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A daily record of what I'm thinking about what I'm reading

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Friday, June 16, 2017

An extremely talented writer who's created an extremely unpleasant world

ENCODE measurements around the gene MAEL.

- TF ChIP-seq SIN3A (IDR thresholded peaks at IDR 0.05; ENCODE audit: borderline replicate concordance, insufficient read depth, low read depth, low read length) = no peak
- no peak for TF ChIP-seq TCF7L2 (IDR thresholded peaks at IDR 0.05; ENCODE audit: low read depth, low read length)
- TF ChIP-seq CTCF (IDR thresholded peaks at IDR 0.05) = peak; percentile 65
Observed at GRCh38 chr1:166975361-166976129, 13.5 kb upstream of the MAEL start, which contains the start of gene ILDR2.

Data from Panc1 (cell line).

Obviously any novel about a seafaring adventure aboard a 19th-century whaling ship is going to have to live under the shadow of Moby-Dick. Also obviously, Ian McGuire, author of the 2016 novel The North Water (and an English=born professor of American lit.) knows this. His novel even opens w/ a 3-word sentence: Behold the man! But unlike the mysterious, observant Ishmael narrator, McGuire opts for an omniscient 3rd-person narrator - which allows him to introduce a lot of characters and plot elements pretty quickly: The ship captain is trying to regain his reputation after some kind of disastrous shipwreck, the mission to Greenland has a goal other than whale oil though only the captain and ship owner are in on this, the boat is dangerously understocked, the crew is volatile, and the ship's doctor, probably emerging as the central character, is a opiate addict and tells an phony story about why he wants to go to sea - he has some secret in his past (previous service was w/ British army in India), like most who go to sea no doubt. What brought this novel to my attention were a # of glowing reviews and subsequent comments by many writers about the McGuire's beautiful and engaging writing. No question, he is terrific at creating a sense of time and place - in this case the seaport of Hull in the 1860s - with exquisite and excruciating detail about the stench, the hubbub, the and the technical details of preparing and launching a whaling voyage. His is a counterpoint to Melville's somewhat romantic view of whaling and of the men aboard the Pequot; Melville's opening, in New Bedford, is by comparison a scene of comradeship, diversity, and faith - an optimistic opening to a voyage that will become increasingly bizarre and troubled - because of Captain Ahab's obsession of course (not because of the crew). In McGuire's world, everything and everyone is corrupt and evil-natured. In the opening chapter we meet a crew member who becomes drunk, belligerent, and destitute, attacks an innocent man with a brick, steals his money, befriends an impoverished black teenager, then rapes him - shall I go on? The world of this novel is not just dark, it's sordid; I will read further to see how things develop but I have to wonder why a writer with such obvious talent as McGuire - his prose is vivid, though at times willfully obscure and punched up w/ nautical terms (mizzenmast, taffrail) and possible neologisms (chuntled?) that seem a little bit of a show-off - would want to devote himself to such a unrelentingly nasty set of characters. All writers love their characters, usually, but how can anyone love these guys - or even care about them?

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